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'Taxing AIG Bonuses: Worse Than Paying Them'

March 20, 2009

Congress is oblivious to the disastrous potential of their vendetta against the AIG executives, but the center-left TaxVox sees what's happening all too clearly:

If Congress wants to limit bonuses for employees of bailed-out companies, it should just do it. But using the Internal Revenue Code is a truly terrible idea. And dipping into the Code to win political points is worse. Long ago, people were rightly outraged when Richard Nixon tried to turn the IRS into a weapon to punish his enemies. This gotcha tax is another variation on the theme, and nearly as inexcusable. Imagine, for instance, if a GOP Congress retroactively barred people from deducting charitable gifts to Planned Parenthood. Or Democrats imposed a 50 percent surtax on companies that that do security work in Iraq.

This faux-populist mob isn’t being led by a bunch of back-benchers. The House today overwhelmingly passed a 90 percent tax on some of these bonuses. Senate Finance Committee Chairman Max Baucus (D-Mont) and ranking Republican Chuck Grassley (R-Iowa) would impose a 70 percent excise tax (35 percent on the company and 35 percent on the employee) on many bonuses paid by firms receiving TARP money. I’m inclined to believe they have done this to release some of the issue’s political steam before the kettle explodes, but nonetheless, it's still dreadful legislation.

Read the whole thing. And remember that if they can confiscate AIG bonuses, they can confiscate yours, too, next time you are unpopular and in the minority. What, you say you had a contract? A promise? Tough, you lost the election, buddy.

UPDATE: A roundup from the TaxProf

Also, this:

The really distressing part is what this tax will do to the corporations that we now own and are supposedly trying to save.

(Remember? That's the reason we bailed Citigroup, AIG, GM, and the rest of them out--to save them. Because we convinced ourselves that civilization would end if we didn't.)

Thanks to our stupidity bailouts, we now own major stakes in these firms (at mind-boggling expense). So it's not clear why we want to destroy them. But that's what we seem determined to do.

Related: Why you'd be crazy to let the government invest in your business

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Comments

I am thinking of doing a poll asking my readers what they would do if they had contracted years ago for a 1 million dollar bonus and relied on the promise of that bonus to remain with the company.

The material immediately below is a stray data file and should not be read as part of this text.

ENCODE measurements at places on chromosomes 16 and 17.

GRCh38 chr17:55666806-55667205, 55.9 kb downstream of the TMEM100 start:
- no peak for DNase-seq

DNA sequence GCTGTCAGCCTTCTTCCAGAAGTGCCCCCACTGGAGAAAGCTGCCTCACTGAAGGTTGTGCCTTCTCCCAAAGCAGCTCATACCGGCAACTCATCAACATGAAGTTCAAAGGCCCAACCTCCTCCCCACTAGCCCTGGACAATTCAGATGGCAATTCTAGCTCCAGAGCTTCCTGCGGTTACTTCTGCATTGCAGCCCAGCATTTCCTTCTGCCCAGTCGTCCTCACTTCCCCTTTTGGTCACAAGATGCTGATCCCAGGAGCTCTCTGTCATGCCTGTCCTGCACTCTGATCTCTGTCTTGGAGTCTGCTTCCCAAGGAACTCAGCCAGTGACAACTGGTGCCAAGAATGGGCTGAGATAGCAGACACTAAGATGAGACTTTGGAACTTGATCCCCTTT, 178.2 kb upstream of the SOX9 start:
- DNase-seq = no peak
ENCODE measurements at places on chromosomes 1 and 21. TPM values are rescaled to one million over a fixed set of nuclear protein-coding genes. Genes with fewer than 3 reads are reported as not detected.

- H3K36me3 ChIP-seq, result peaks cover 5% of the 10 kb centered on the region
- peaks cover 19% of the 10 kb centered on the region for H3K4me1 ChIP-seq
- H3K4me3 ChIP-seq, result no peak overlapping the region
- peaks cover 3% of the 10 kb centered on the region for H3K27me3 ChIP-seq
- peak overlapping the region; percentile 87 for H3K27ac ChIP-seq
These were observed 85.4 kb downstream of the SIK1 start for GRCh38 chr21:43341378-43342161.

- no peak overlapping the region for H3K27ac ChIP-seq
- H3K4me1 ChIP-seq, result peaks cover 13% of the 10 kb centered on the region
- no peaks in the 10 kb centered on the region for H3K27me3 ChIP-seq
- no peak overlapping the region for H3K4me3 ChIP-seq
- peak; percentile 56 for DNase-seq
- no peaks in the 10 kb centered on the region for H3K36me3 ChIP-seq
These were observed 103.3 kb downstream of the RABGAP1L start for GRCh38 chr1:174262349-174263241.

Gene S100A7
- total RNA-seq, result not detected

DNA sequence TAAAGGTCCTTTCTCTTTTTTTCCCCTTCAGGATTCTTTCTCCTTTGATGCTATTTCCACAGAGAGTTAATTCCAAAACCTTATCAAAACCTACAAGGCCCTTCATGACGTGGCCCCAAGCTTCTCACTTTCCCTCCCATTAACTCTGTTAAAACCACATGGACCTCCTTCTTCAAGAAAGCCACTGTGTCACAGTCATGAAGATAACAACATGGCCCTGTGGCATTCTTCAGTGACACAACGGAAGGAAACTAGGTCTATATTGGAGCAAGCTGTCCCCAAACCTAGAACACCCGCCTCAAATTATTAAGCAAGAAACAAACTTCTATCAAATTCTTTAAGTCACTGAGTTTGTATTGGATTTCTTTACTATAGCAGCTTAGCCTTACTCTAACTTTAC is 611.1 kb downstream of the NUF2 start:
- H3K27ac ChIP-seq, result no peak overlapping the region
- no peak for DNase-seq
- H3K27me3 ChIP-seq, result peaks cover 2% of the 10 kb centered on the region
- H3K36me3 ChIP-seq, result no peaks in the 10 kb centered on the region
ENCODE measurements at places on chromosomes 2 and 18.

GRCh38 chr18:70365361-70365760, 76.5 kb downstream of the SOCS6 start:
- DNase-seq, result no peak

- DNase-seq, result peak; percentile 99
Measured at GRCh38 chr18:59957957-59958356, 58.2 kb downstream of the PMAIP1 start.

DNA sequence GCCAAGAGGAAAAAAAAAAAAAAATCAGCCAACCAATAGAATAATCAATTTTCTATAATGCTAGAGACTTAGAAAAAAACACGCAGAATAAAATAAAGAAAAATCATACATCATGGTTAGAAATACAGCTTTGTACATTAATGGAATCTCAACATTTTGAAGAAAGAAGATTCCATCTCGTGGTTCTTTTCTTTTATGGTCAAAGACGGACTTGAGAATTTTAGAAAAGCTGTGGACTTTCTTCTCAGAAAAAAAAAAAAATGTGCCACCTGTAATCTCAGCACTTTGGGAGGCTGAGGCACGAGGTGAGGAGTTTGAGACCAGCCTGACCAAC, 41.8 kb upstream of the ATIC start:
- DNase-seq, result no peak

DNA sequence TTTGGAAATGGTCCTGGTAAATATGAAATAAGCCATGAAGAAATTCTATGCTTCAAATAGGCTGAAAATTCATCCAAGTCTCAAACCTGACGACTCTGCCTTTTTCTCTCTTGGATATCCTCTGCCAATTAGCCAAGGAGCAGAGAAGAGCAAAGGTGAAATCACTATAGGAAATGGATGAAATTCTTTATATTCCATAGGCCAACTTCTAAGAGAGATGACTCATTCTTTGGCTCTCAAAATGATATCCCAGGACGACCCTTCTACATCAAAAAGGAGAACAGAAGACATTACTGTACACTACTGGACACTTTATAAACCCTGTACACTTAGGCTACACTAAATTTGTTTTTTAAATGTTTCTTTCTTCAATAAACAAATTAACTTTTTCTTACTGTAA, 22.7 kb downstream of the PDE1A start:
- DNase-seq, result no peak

Would they:

A. Disclaim the bonus in the interest of their country.
B. Accept the bonus.

I think I know what the overwhelming majority, including Congressmen, would do.

I like Abraham Lincoln's definition of a Hypocrite:

"A man who killed both his parents, then pleaded for mercy on the grounds that he was an orphan."

Could you financial industry folks be any more tone-deaf? This isn't some oppressed minority here. These are people who raped and pillaged their way through our economy. That they should continue to benefit from their misdeeds is a proposition that only most Dwight Schrutean automaton could support.

Peter, sure I'd want the bonus. I don't think I should get it though. Lets put it this way: If I were a lifeguard and someone said they'd give me a million dollars to keep working for a year, I'd gladly accept. If I then proceeded to drown most of the swimmers who came to the beach, I don't think anyone would argue I should get the million dollars. Including me.

Cynic, you're missing the point. The people who "raped and pillaged" are long gone (except the ones in the House and Senate). This bill goes after the people there now trying to minimize taxpayer losses. By exercising self-righteous (and entirely hypocritical) outrage, they're going to cost us billions more by making it even harder to salvage what's left of AIG and these other companies.

It's interesting how quickly people switch from the pragmatic ("What can we do to get out of this crisis?") to the vindictive ("How can we punish them?") Lost in the discussion: we might end up doing something that benefits the recipients of ill-gotten gains, and benefits the rest of the country more. Of course, we might want to make sure we know who did the ill-getting -- a recent Washington Post article claimed that the vast majority of the AIG employees responsible for the losses have long since departed.

you pay a man in full to fix your car but he runs off in the middle of the job. you hire another and completes the work and you pay him with a check. When he drives off you cancel the check because, after all, you shouldn't have to pay for a botched job.

The AIG people were paid retention bonuses, not performance bonuese, in order to stay. Understand? They agreed to these bonuses and stayed and finished the job. What is so difficult to get about this bargain? Do you really want these functions run by a community organizer? Do you actually think that you could just pop in and close out some credit default swaps at a premium? Mad is not a strategy.

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